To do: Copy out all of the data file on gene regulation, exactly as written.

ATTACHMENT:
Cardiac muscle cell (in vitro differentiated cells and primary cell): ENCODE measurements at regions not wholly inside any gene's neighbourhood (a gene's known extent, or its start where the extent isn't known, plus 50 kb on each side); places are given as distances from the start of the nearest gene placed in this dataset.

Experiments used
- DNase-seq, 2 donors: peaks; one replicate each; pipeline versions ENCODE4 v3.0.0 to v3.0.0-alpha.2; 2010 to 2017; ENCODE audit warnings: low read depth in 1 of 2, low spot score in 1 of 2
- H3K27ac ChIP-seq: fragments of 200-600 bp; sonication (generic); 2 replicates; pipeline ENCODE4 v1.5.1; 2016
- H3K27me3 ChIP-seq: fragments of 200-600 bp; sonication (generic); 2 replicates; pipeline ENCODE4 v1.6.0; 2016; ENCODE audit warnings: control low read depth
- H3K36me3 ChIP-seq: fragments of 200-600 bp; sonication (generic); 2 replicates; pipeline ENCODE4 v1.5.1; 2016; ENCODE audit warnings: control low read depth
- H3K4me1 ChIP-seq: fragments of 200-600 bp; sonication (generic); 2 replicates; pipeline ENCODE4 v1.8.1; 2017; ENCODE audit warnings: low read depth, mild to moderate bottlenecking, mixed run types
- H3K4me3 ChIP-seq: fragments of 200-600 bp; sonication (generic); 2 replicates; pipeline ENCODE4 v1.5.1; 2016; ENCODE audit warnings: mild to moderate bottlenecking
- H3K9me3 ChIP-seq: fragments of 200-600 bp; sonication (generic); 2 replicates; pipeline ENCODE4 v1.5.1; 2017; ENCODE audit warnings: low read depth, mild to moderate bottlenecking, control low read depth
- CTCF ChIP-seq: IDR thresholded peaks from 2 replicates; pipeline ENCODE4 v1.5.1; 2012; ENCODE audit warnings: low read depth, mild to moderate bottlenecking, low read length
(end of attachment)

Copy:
Cardiac muscle cell (in vitro differentiated cells and primary cell): ENCODE measurements at regions not wholly inside any gene's neighbourhood (a gene's known extent, or its start where the extent isn't known, plus 50 kb on each side); places are given as distances from the start of the nearest gene placed in this dataset.

Experiments used
- DNase-seq, 2 donors: peaks; one replicate each; pipeline versions ENCODE4 v3.0.0 to v3.0.0-alpha.2; 2010 to 2017; ENCODE audit warnings: low read depth in 1 of 2, low spot score in 1 of 2
- H3K27ac ChIP-seq: fragments of 200-600 bp; sonication (generic); 2 replicates; pipeline ENCODE4 v1.5.1; 2016
- H3K27me3 ChIP-seq: fragments of 200-600 bp; sonication (generic); 2 replicates; pipeline ENCODE4 v1.6.0; 2016; ENCODE audit warnings: control low read depth
- H3K36me3 ChIP-seq: fragments of 200-600 bp; sonication (generic); 2 replicates; pipeline ENCODE4 v1.5.1; 2016; ENCODE audit warnings: control low read depth
- H3K4me1 ChIP-seq: fragments of 200-600 bp; sonication (generic); 2 replicates; pipeline ENCODE4 v1.8.1; 2017; ENCODE audit warnings: low read depth, mild to moderate bottlenecking, mixed run types
- H3K4me3 ChIP-seq: fragments of 200-600 bp; sonication (generic); 2 replicates; pipeline ENCODE4 v1.5.1; 2016; ENCODE audit warnings: mild to moderate bottlenecking
- H3K9me3 ChIP-seq: fragments of 200-600 bp; sonication (generic); 2 replicates; pipeline ENCODE4 v1.5.1; 2017; ENCODE audit warnings: low read depth, mild to moderate bottlenecking, control low read depth
- CTCF ChIP-seq: IDR thresholded peaks from 2 replicates; pipeline ENCODE4 v1.5.1; 2012; ENCODE audit warnings: low read depth, mild to moderate bottlenecking, low read length